That's not to say that we're beginner-hostile.

To your example, anyone that felt like they would want to answer that question could have. There's no doubt in my mind that the question would incur downvotes, simply because of the reason we downvote questions: no research effort, unclear, or not useful. I would genuinely argue that the OP could've found their answer had they spent a few more minutes in the documentation as opposed to immediately turning to us.

That brings me to the second bullet point: beginner-style questions are just fine here. All we ask is that the asker do a bit more research into the subject matter and come to the table as equal partners in problem solving, and not expecting us to just solve their problem.

We're not getting paid to participate here*. We're doing this out of our own volunteer time, and our time is precious to us. If we're here to help, all we're realistically asking is that you be willing to participate, too.

We've had massive homework dumps here before, and we've had simple, "help me understand this facet of my homework" problems here, too. We welcome the latter and shun the former, not because of any perceived skill level, but because these aren't the kinds of questions we want to answer.

This, again, brings me to my next (and final) point: experts aren't going to shift. They're quite comfortable here answering questions here and have built up quite a nice reputation for themselves doing so, and it wouldn't benefit them to shift.

Hell, I'm having a hard enough time getting my own group of friends and fellow programmers to participate here, because the experts on this site aren't looking at their questions!

Can you understand how frustrating it is to have to put up with this garbage for a week? Where all you get are people who just glance at the damn documentation and make a half-assed guess at what your problem is? And worse, they're only clearly there just because you've magically attached a bounty to it, and they really don't get your problem? That is damn frustrating. I wouldn't wish that on any rookie, ever.

Now imagine the problem exacerbated for beginners. It would be hell. The platform would crash and burn within a week. There's nothing to sustain it; the experts that the beginners would want to associate with wouldn't give them the time of day, and the ones that would stick around would be leading blind.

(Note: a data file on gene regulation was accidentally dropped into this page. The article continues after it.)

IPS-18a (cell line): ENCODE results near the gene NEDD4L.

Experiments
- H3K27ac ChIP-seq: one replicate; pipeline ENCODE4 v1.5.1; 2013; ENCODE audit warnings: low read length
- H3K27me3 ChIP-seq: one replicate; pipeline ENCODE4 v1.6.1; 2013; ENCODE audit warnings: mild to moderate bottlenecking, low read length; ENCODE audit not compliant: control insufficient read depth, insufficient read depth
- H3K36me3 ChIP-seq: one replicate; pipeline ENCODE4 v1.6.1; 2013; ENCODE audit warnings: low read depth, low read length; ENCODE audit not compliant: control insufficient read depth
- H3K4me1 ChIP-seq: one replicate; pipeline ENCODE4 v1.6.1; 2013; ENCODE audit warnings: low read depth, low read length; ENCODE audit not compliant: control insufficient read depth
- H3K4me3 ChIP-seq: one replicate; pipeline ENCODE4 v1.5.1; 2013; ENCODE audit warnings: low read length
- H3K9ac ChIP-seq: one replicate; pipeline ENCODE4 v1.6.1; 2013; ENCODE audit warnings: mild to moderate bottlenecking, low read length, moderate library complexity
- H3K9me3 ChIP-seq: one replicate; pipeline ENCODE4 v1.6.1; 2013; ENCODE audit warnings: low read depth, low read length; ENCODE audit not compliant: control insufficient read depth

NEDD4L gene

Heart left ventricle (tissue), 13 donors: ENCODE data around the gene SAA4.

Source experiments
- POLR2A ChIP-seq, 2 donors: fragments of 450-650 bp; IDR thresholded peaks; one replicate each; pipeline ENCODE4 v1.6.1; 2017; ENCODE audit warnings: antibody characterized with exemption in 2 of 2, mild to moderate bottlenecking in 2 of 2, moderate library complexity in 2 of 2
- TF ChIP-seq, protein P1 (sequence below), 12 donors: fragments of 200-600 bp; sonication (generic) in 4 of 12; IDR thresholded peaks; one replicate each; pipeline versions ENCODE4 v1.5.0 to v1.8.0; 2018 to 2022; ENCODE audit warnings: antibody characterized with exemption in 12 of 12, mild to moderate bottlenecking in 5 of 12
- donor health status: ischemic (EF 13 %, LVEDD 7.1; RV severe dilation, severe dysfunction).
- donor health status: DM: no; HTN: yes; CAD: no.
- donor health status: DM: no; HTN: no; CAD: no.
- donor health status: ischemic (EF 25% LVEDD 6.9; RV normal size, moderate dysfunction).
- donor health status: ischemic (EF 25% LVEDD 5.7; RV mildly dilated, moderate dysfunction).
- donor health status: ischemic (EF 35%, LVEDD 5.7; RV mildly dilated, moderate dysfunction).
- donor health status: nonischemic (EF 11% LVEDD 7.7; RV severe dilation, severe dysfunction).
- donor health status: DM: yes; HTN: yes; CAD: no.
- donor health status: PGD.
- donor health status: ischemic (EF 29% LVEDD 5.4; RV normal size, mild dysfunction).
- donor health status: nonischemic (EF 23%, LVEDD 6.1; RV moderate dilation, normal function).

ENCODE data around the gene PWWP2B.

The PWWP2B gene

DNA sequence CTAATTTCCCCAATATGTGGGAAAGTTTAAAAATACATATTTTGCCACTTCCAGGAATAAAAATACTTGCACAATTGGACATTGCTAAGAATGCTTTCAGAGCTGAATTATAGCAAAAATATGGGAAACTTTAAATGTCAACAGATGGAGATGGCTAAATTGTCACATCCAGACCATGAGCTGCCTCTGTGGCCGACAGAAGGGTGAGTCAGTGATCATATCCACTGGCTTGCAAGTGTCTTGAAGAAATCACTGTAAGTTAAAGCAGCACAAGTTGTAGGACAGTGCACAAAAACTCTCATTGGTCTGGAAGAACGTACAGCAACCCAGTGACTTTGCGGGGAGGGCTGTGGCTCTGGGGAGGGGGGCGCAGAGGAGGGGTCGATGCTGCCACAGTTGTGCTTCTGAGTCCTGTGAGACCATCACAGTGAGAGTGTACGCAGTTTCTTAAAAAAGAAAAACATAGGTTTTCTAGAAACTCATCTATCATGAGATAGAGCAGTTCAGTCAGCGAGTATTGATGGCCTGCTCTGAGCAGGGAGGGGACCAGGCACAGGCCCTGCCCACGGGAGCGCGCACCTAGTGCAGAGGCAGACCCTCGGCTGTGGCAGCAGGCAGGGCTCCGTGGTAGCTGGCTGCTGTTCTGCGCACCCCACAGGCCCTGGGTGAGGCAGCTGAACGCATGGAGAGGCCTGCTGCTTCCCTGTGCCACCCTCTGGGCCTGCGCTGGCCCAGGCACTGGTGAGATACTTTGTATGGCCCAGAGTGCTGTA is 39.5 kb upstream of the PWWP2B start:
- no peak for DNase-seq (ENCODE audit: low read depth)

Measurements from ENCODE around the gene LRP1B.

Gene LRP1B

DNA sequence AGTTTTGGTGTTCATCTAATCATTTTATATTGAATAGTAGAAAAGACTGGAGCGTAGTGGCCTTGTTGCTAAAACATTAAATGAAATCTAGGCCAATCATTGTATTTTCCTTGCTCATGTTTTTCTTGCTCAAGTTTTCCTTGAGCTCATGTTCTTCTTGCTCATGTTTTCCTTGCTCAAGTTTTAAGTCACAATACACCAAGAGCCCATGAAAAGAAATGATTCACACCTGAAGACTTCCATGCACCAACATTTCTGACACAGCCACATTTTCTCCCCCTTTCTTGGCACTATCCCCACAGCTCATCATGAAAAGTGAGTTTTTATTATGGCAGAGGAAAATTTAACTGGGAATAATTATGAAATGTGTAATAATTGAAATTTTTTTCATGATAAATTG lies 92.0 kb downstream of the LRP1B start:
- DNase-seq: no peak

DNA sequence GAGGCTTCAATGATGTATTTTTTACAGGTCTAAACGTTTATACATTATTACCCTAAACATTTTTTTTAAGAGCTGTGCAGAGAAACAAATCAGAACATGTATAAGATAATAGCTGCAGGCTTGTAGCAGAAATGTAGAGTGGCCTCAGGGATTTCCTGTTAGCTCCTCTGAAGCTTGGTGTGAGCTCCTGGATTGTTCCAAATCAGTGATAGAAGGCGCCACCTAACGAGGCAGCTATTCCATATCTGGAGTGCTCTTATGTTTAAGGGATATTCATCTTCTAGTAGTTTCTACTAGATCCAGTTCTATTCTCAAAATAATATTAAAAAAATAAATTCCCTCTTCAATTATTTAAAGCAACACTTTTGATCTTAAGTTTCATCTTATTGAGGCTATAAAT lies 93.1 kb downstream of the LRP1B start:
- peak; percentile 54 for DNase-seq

All of this is to say that Stack Overflow is fine for beginners, students, and rookies alike. All we're asking of those groups is that they come to the table prepared to show their work. If they're not, then they don't need to be here.

*: Depends on if your employer looks at your reputation score as something to behold, or if you use Stack Overflow Jobs.

  • Comments have been archived in chat; please do not continue the discussion here. Before posting a comment below this one, please review the purposes of comments. Comments that do not request clarification or suggest improvements belong in a separate answer. Comments continuing discussion may be removed. Commented Feb 7, 2023 at 23:18

Stack Overflow is for beginners too. Stack Overflow helped me lots and lots of times from the very beginning when I've started writing my own code.

Everyone is started as a beginner and learned accordingly. When I started coding, I always sent my queries to google and google respond with thousands of results and the first or second result will be a link to stack overflow post.

So that's the best way for beginners to start with stack overflow. Search, search and keep searching.

In the screenshot, that's a question that can be solved with basic knowledge. But the person didn't show any research effort with regards to the term function arguments or parameters in Python. Questions that don't show research effort have a tendency toward not being well received here. That means including links to similar questions that didn't solve the problem.

So, SO is for beginners too but being a beginner is not an excuse for posting questions without showing research effort.

  • 11
    'Google respond with thousands of results and the first or second result will be a link to stack overflow post' exactly. If only others would follow that example:( Commented Oct 21, 2017 at 17:27
  • 2
    "A question without any effort is not so suitable here" Is an ambiguous statement that may be interpreted in a manner that would be absolutely incorrect. We want research effort, meaning references to similar questions on Stack Overflow that didn't solve the problem.
    – user4639281
    Commented Oct 21, 2017 at 18:11